Growing up in Canada, I wanted to be a spy. As a quiet, serious girl, this was a job that intrigued me because it was bold, dangerous and important. It was also very sexy. James Bond? Sexy. Every single flavor of Bond, from David Niven to Daniel Craig, got my attention. Why couldn’t there be a Jane Bond? I wanted to be mysterious and sexy; a spy on a mission. My name, Jane Boon, is only one letter away. Couldn’t that be a sign?
Beyond the perfection of John Willie’s drawings and his decadent imagination, I adored his mysterious character Undercover Agent U69. She was a spy par excellence, and perfectly primed for my espionage fantasies. She took down evil-doers while looking smashing in a pair of form-fitting Hermès jodhpurs and laced-up black boots with impossibly high heels. For all her physical courage, U69 was gentle with Sweet Gwendoline, and she never lost her sense of humor, no matter how hapless Gwen could be.
In addition to her glamor and her sharp brown bob, I appreciated U69’s technical skills. She always had the right tools for the job – a lock pick hidden in her heel, a piece of wire tucked in her boot, a Morgan convertible fast enough to make a getaway as her hair streamed behind her. She was the best escape artist in the service, meaning ropes could not hold her back. And when she tied Gwen up, Gwen just jiggled and wriggled, helpless. I’ve tied a few knots in my day and gotten out of some binds myself (in the interest of fun, of course), so this is knowledge U69 and I share.
What I also appreciate about U69 is her ambiguity. She had few qualms about leaving Gwen bound in some impossible position as a lure for Sir Dystic D’Arcy. She helped Gwen, certainly, as they dealt with their common enemy, the Countess. But who did U69 work for, really? What was her agenda? The spy kept secrets, and I respect that.
I wound up becoming an engineer – the kind who coaxes numbers to spill their secrets – and then a writer, but those early spy fantasies persist. Usually, I imagine sitting at an elegant bar, looking chic in corporate drag. It’s always a sharp navy suit, think pencil skirt and a jacket with a nipped-in waist, probably by Alexander McQueen. It’s a look that says head of sales at some pharmaceutical company or managing director at an investment bank, far from my typical disguise of business casual.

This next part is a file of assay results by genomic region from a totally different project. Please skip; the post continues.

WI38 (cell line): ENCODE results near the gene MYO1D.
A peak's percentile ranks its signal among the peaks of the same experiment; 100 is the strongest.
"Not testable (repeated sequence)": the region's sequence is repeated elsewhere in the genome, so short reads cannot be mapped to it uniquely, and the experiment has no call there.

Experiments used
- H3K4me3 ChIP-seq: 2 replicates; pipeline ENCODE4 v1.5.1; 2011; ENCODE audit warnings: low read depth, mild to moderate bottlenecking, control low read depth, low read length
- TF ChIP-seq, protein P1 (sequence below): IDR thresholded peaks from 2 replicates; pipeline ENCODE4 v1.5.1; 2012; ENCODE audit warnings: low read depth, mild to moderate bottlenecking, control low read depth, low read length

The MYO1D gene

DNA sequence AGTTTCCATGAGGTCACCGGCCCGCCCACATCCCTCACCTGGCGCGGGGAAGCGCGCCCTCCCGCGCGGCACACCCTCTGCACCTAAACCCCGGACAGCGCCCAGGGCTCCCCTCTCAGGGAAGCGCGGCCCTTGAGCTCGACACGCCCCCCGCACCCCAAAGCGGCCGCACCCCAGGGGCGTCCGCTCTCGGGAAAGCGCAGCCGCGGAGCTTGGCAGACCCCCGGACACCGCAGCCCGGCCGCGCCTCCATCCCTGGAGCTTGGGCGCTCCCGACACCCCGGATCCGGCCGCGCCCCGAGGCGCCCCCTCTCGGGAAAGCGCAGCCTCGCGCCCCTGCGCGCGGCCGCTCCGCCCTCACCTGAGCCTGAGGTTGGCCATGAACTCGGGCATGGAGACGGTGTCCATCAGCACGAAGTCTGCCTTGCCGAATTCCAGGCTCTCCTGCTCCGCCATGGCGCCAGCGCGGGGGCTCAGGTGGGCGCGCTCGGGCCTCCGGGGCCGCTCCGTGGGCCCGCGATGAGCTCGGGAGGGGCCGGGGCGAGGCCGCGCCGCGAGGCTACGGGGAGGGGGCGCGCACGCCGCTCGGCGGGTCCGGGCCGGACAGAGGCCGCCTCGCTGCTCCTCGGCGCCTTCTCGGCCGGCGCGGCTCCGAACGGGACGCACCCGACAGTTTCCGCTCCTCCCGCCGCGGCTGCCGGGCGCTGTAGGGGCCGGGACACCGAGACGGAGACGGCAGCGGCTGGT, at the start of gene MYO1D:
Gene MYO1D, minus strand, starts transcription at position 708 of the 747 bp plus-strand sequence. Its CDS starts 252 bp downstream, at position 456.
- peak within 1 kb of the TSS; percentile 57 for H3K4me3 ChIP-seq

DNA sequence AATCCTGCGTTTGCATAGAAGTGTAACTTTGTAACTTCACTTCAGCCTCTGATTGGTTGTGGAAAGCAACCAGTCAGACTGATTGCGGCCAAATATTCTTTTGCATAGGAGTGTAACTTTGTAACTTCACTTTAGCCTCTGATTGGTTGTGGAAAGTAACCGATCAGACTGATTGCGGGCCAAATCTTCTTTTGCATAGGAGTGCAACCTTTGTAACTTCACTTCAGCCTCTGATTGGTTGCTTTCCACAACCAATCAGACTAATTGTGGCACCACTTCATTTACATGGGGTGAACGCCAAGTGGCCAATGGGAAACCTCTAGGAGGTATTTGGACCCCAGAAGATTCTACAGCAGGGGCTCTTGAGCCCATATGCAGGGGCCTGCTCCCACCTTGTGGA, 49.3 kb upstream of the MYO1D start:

In this imaginary bar, I’d discreetly take in the scene while balanced on the barstool, black patent Louboutin pump dangling casually from my toe. In a nod to James Bond, I’d order a martini, only mine would be made of Sweet Gwendoline French Gin, just to show the old boys this girl has some fresh moves of her own. I’d take small sips of my cold, delicious cocktail, and wait.
The spy quietly nursing her drink at the bar knows the stories of everyone around her – who they are, and why they’re there. The guy with the brown hair and red face hitting on the bartender, works for the World Bank and he gossips. The pretty blonde in the green dress is an executive at a consulting company with clients in some very dark corners of the world. She’s having an affair with the CEO of a local software company and he is late. The mousy fellow in the grey suit, slumped to the side and nursing his scotch, is a grumpy diplomat desperate for attention. I’d sip my gin, savoring its flavor on my tongue and in my throat, as I decided how best to approach my target.
Once I was ready, I’d gently grasp my martini glass, hop down off my barstool and make my move.
“You deserve better,” I’d say to my target, the pretty blonde. In my imagination, she’d look at me, with the wide, hopeful eyes of a Gwendoline. “Can I buy you a drink?”
A spy’s job is about seduction and in my fantasies, I succeed, just like U69. I’d signal to the bartender as I gave my target my most winning smile, “A gin martini for the lady.”
John Willie’s women were glamorous, brave, and there was a frankness and humor to their sexuality. They were thoroughly modern, even as their waists were cinched tight in corsets. From the Countess and her maids, to U69, and even Sweet Gwendoline herself, Willie’s women took risks as they took charge. These damsels made things happen.
It’s time that James made way for Jane, otherwise she might tie him down and put a gag in his mouth. Bond no longer has a monopoly on strategic cocktail seduction. Women like U69 are going undercover and we are changing the world.
Illustration by Dirk Hooper (Twitter/IG: @dirkhooper)
Jane Boon lives in New York City with her husband, Norm Pearlstine. She studied technology and policy at MIT and later received a Ph.D. in industrial engineering. Jane has written for publications like The Wall Street Journal, Bloomberg Businessweek, Time.com, McSweeneys.net, and TravelandLeisure.com. She enjoys improv and playing dress up, including the time she wore a corset, garters and thigh-high stockings as a dominatrix in the Fox TV series, Gotham. Jane is the author of the Regan Arts novel EDGE PLAY; the 2021 recipient of the Pauline Réage Novel Award for erotic fiction from the NLA.